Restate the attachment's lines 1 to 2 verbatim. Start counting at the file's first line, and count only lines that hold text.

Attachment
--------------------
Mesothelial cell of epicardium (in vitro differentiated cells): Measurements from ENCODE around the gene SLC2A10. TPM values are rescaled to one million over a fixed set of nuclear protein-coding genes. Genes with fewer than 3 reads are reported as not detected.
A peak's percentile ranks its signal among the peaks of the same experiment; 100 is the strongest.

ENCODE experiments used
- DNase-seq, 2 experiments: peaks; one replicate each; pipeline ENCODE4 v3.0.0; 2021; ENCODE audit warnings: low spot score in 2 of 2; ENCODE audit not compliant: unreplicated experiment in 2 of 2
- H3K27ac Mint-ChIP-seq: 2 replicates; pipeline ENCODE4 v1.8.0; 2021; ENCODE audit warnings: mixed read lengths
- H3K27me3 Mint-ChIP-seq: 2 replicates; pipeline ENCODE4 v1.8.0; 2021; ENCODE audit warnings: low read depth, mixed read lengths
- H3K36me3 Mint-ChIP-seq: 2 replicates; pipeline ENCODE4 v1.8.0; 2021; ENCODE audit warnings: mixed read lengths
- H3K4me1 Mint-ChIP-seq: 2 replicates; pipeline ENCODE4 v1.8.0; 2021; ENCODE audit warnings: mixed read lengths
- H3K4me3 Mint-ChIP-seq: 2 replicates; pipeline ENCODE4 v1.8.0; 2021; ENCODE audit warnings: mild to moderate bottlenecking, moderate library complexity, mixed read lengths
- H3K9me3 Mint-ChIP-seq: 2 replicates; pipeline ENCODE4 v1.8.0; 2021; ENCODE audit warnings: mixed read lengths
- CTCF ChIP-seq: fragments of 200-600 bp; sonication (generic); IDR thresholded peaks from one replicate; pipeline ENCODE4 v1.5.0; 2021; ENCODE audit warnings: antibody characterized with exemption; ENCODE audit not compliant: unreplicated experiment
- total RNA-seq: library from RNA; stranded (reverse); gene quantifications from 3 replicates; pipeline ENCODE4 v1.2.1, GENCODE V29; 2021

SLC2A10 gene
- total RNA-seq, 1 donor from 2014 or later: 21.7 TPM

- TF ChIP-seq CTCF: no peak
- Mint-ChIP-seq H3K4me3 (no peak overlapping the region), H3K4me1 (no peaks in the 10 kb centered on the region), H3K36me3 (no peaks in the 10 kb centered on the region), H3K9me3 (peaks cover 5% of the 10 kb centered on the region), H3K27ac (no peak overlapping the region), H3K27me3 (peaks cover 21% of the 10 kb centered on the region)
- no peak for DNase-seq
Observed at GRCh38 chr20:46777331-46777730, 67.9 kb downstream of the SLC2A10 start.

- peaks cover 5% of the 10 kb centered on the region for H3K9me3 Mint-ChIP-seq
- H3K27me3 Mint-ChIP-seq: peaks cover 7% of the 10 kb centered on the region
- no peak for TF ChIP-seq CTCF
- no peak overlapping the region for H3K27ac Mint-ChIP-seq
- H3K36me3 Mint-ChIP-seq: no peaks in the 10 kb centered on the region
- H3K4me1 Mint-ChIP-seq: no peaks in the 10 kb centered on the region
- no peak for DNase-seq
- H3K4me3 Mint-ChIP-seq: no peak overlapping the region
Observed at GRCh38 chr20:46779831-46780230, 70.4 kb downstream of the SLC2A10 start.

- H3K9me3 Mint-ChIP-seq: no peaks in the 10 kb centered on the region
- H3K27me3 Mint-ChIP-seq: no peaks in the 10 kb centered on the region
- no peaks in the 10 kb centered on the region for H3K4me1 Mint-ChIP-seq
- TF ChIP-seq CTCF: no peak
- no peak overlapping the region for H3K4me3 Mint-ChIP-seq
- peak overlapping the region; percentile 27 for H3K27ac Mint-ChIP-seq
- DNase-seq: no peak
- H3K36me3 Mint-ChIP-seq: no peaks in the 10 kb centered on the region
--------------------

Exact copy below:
Mesothelial cell of epicardium (in vitro differentiated cells): Measurements from ENCODE around the gene SLC2A10. TPM values are rescaled to one million over a fixed set of nuclear protein-coding genes. Genes with fewer than 3 reads are reported as not detected.
A peak's percentile ranks its signal among the peaks of the same experiment; 100 is the strongest.